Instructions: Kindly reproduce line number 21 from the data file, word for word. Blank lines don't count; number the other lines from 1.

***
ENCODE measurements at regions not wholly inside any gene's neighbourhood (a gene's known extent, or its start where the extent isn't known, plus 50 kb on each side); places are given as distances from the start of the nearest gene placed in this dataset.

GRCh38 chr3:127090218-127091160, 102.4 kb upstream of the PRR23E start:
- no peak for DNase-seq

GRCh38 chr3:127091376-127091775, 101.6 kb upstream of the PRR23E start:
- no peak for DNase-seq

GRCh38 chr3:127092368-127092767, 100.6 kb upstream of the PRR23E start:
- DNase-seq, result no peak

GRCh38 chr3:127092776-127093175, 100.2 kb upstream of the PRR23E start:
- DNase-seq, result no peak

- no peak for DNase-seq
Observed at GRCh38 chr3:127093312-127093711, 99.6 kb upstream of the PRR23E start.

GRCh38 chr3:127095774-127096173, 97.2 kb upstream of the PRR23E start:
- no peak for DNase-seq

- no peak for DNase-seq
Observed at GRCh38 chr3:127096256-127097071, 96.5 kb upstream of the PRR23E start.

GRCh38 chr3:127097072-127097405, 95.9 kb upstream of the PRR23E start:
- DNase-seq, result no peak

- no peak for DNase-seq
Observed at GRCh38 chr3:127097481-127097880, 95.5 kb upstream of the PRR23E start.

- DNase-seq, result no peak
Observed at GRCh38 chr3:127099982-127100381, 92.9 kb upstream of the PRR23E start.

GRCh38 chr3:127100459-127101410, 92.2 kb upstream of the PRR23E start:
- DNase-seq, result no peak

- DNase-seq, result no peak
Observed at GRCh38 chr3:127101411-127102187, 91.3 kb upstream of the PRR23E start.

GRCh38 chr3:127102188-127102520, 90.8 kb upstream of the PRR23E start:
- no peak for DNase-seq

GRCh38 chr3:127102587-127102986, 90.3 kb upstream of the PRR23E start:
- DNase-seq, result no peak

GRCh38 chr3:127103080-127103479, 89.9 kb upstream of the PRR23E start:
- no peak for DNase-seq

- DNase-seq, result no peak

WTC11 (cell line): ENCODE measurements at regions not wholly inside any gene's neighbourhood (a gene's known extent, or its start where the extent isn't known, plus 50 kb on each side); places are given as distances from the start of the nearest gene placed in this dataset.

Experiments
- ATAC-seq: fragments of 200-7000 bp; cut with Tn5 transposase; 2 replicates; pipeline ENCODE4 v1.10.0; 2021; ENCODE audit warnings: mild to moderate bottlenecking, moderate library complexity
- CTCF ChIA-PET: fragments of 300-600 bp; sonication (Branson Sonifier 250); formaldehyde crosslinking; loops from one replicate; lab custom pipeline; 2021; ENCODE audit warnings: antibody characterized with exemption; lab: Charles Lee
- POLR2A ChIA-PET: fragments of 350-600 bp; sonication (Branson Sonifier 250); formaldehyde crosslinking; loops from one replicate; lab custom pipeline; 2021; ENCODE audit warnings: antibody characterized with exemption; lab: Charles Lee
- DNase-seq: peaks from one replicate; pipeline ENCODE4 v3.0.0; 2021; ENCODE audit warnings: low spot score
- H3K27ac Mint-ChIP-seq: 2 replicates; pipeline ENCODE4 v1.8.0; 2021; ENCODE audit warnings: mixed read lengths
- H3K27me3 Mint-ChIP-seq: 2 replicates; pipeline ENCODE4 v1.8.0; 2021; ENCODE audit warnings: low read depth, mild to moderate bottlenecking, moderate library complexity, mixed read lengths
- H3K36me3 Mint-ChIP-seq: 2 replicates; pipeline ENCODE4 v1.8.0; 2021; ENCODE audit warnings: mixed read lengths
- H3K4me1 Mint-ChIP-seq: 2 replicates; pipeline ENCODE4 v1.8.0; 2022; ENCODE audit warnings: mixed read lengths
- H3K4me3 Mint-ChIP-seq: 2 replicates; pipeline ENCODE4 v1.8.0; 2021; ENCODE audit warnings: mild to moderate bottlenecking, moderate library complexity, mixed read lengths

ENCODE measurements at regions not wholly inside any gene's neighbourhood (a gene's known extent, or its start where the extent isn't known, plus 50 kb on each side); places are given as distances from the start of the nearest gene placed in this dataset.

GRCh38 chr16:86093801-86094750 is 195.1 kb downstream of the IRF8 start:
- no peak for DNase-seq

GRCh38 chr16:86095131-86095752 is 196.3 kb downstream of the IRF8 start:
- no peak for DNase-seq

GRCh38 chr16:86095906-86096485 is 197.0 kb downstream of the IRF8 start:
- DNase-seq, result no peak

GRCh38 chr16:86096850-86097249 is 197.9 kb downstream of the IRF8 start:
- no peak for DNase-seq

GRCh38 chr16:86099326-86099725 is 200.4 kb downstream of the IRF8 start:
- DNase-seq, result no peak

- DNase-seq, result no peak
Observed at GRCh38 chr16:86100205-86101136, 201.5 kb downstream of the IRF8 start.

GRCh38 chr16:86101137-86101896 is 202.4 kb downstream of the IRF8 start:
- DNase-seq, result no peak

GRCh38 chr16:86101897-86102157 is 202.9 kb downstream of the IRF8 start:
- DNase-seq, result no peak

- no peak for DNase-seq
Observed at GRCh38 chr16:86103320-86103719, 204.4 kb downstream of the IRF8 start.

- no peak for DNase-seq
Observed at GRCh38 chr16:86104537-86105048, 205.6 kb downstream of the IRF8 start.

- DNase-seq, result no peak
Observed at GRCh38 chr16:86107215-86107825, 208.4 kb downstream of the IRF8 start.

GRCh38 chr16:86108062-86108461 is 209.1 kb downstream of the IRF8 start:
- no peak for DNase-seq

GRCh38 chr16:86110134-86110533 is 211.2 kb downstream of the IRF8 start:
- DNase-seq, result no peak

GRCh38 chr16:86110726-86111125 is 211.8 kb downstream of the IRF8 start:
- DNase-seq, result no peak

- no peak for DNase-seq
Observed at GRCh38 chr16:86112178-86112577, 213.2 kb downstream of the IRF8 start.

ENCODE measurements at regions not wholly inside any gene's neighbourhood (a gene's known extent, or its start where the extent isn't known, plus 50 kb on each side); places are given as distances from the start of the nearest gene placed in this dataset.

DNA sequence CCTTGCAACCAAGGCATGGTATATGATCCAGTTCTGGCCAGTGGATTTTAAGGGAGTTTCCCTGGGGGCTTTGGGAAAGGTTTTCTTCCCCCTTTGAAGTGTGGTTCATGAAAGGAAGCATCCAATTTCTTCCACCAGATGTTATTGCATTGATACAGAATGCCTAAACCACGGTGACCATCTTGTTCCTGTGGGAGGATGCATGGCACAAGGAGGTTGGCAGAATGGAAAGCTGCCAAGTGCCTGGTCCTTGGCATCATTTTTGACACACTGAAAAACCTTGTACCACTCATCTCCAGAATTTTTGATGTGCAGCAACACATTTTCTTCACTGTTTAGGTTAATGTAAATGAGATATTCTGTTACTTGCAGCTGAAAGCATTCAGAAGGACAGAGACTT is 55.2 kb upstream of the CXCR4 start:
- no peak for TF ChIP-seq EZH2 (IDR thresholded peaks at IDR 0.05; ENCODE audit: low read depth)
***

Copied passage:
Observed at GRCh38 chr3:127099982-127100381, 92.9 kb upstream of the PRR23E start.